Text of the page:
I have 'Use option key as meta' set in Terminal keyboard settings.

The 3 key makes the British pound symbol (£) when I tap it with SHIFT. This is a cruel joke. I want the real pound symbol (#).

How do type # in Terminal? If there's a way to swap # and £ then I'm in good shape. I use the Terminal for coding, and probably never need to type £ in Terminal.

  • 1
    Change your keyboard input device to Australian - the only change is making shift 3 # stackoverflow.com/a/3977314/151019 I have seen responsed that Irish also works but others say it does not
    – mmmmmm
    Commented Jun 9, 2019 at 0:13
  • Thanks! Can you post this as an answer so I can vote up and mark correct pronto. I am ecstatic that I can use the computer for programming now. Australian.
    – Max Heiber
    Commented Jun 9, 2019 at 15:49
  • Please explain why using Australian is different for you than using US. I think they are identical except for the flag. Commented Jun 9, 2019 at 16:23
  • @TomGewecke, as @Mark explained, on the Aussie keyboard Option 3 makes a # (hash/pound). Which is exactly what I was looking for. If there are other differences, I haven't found them yet. The keyboard retains U.K. Macisms such as the prominence of ± and § and causing RSI for programmers who use ``` (tilde) a lot.
    – Max Heiber
    Commented Jun 9, 2019 at 16:25
  • 1
    Both US and Australian use Shift 3 to make #. If you have time to try US, I would be really curious if you find a difference from Australian. Commented Jun 9, 2019 at 16:50

3 Answers 3


If the only issue you have is that is that Shift-3 should be # then a solution is to change the input source to Australian rather than British.

This is a duplicate of my answer on Stack Overflow

I assume that you have a Mac UK keyboard so Shift-3 is £. On most other keyboards Shift-3 is # as others have said.

The way I get round it is to change the input source to Australian the only difference is that Shift-3 is now # and Alt-3 is £ (or leave as the emacs binding)

Input Source setting was System Preferences->Language&text->Input Source
On later OSX versions (OSX 10.11 definitely but would have been earlier) Input Source setting is System Preferences->Keyboard->Input Source By default this will just show the UK keyboard to see more hit the + at the bottom of the list and add Australian

ABC and US and Canadian English are identical to Australian, if you prefer them. Irish should work too, but it is different on the Option level and has no £.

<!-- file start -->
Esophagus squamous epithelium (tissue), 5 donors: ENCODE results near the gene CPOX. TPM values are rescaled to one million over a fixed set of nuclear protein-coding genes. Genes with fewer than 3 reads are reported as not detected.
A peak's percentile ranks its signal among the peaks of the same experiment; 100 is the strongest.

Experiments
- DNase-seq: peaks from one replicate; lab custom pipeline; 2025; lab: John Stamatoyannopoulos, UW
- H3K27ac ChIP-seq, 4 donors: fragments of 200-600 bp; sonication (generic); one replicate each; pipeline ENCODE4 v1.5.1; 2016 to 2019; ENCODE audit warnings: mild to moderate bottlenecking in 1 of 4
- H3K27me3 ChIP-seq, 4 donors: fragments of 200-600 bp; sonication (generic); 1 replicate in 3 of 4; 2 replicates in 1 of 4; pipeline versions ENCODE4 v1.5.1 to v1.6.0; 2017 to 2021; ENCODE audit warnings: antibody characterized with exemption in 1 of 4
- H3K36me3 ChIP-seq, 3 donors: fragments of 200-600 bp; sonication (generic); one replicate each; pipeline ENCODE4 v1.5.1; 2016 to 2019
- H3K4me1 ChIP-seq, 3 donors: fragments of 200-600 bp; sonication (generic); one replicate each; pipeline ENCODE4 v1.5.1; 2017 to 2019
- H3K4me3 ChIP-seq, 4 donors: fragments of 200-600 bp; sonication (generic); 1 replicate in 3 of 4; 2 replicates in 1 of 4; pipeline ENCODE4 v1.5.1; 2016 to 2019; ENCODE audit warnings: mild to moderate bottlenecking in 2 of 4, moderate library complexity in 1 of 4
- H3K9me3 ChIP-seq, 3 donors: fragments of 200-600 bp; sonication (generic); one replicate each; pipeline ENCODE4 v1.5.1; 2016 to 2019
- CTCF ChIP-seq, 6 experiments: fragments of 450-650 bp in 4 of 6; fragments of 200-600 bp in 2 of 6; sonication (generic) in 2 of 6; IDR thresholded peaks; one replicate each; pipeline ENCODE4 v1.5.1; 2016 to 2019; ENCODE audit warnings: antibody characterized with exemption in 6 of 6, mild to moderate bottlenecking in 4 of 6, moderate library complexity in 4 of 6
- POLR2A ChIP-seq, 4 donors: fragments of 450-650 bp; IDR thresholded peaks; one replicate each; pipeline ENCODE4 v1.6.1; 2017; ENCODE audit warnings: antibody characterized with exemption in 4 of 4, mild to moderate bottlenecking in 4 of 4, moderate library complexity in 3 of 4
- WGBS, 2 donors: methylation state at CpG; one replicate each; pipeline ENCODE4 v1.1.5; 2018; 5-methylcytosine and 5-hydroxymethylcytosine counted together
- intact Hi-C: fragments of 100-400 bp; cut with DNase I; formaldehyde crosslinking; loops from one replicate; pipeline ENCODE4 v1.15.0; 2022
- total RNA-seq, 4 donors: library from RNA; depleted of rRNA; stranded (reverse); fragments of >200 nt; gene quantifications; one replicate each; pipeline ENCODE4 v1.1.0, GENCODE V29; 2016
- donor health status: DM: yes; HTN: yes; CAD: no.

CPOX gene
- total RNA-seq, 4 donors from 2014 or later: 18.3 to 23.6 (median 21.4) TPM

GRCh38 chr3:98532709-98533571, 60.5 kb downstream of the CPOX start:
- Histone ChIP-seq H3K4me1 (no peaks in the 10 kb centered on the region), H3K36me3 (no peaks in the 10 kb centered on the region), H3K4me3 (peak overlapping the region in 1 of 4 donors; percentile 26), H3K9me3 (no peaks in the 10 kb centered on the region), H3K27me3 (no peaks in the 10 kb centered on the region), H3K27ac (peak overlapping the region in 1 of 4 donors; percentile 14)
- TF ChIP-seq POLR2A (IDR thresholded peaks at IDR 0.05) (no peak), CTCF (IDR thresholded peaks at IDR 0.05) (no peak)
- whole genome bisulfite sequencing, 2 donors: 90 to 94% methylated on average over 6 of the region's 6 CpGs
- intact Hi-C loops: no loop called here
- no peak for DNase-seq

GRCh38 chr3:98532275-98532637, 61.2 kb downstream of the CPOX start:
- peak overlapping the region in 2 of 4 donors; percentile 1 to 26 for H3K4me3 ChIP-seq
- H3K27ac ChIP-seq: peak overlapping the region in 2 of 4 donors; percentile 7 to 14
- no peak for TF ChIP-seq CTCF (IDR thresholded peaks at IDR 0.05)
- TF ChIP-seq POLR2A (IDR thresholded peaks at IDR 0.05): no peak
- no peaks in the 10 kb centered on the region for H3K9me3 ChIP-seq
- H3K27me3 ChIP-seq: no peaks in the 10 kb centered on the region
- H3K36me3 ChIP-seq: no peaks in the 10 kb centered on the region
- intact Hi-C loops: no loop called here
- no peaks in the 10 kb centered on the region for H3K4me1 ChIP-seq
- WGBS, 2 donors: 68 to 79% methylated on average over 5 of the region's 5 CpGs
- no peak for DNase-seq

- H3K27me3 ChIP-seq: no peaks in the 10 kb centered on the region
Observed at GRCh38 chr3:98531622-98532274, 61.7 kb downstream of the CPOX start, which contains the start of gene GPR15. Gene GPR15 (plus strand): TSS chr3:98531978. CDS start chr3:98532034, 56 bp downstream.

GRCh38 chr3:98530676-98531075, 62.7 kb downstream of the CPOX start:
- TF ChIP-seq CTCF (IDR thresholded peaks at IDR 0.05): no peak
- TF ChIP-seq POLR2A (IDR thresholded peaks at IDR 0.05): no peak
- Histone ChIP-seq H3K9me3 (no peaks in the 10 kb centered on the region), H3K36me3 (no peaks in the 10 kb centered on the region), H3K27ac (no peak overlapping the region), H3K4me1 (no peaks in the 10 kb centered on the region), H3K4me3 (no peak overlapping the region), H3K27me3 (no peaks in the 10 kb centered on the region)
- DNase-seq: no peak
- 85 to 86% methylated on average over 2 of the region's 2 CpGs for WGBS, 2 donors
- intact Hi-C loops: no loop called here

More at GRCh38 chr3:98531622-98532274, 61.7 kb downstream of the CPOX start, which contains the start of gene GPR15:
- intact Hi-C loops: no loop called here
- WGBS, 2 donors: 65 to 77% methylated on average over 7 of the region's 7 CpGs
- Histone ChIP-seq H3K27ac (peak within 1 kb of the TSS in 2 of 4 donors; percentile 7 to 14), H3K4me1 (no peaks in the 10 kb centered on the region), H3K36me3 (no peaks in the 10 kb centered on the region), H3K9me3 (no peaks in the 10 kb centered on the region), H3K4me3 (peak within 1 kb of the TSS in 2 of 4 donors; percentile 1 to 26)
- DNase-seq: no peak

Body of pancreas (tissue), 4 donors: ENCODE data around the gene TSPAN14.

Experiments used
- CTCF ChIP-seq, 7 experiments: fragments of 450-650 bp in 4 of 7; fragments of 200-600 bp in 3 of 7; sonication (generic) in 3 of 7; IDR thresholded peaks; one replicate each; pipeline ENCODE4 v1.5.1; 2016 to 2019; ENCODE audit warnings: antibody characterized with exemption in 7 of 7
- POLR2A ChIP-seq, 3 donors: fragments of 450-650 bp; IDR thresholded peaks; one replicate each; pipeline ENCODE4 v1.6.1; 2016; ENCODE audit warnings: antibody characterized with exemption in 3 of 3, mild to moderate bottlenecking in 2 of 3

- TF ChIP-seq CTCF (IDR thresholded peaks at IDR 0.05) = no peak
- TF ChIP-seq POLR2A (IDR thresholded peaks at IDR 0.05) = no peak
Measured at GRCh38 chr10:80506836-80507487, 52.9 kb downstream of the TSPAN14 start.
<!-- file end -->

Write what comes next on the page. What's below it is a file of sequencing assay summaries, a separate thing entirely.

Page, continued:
To quickly change Input Source, use ctrl+space. Holding ctrl after lifting space bar shows the list of all added keyboards.

  • Why is this any different/better than using US instead of British? Commented Jun 9, 2019 at 16:18
  • Because the US keyboard has a different layout to the International oner e.g. enter key is a different size and there are extra keys around e.g above the enter e.g. \ Other keys e.g. ~` | § are in different places. See keyshorts.com/blogs/blog/… for a tricky to read comparison
    – mmmmmm
    Commented Jun 9, 2019 at 16:28
  • 1
    I think you are confusing hardware with software. The US input source (software) automatically adjusts to create the mapping you see in that blog for US English International (hardware). Isn't that identical to Australian (software)? Commented Jun 9, 2019 at 16:47

That is the real pound symbol ;)

The hashtag one # is opt/3 on a British keyboard layout.
If you want the US layout, you'll have to swap to US English.

  • # is not called “hashtag” either. While it’s often called “hash”, its official name in the ANSI standard defining ASCII is “number sign”.
    – Mike Scott
    Commented Jun 8, 2019 at 17:34
  • @MikeScott - that's also American-influenced, UK English doesn't use it to signify 'number' either. BTW, I called it hashtag ironically, if you hadn't guessed.
    – Tetsujin
    Commented Jun 8, 2019 at 17:41
  • I can't swap to US English layout, the actual keyboard is layed out differently. And unfortunately I can't use Option 3, as I need to use Option a meta in the terminal.
    – Max Heiber
    Commented Jun 9, 2019 at 15:46
  • @MaxHeiber What do you mean, the keyboard is layed out out differently?? The only difference between Apple US and Apple British is the £/# switch. What kind of keyboard do you have, some other language? Commented Jun 9, 2019 at 16:14
  • 1
    @MaxHeiber If you are using an ISO hardware keyboard, with the extra key next to the z, then the British Input Source and the US Input Source have tilde and backslash in exactly the same places. Tilde on the key next to the z, backslash on the 3rd key after L. On an ANSI hardware keyboard, with no key between z and shift, they are still in the same places for both US and British Input Sources, just under Escape for tilde and 3 keys to the right of P for backslash. Are you perhaps talking about something else, like the differences in the printing on the keys between ISO and ANSI hardware? Commented Jul 7, 2019 at 13:59

On the UK keyboard you can do it by pressing 'shift' and 'function' with the 3 button. no need to change your settings

  • 2
    Doesn’t work for me. What app do you see this in? Commented Dec 30, 2019 at 0:11

You must log in to answer this question.

Not the answer you're looking for? Browse other questions tagged .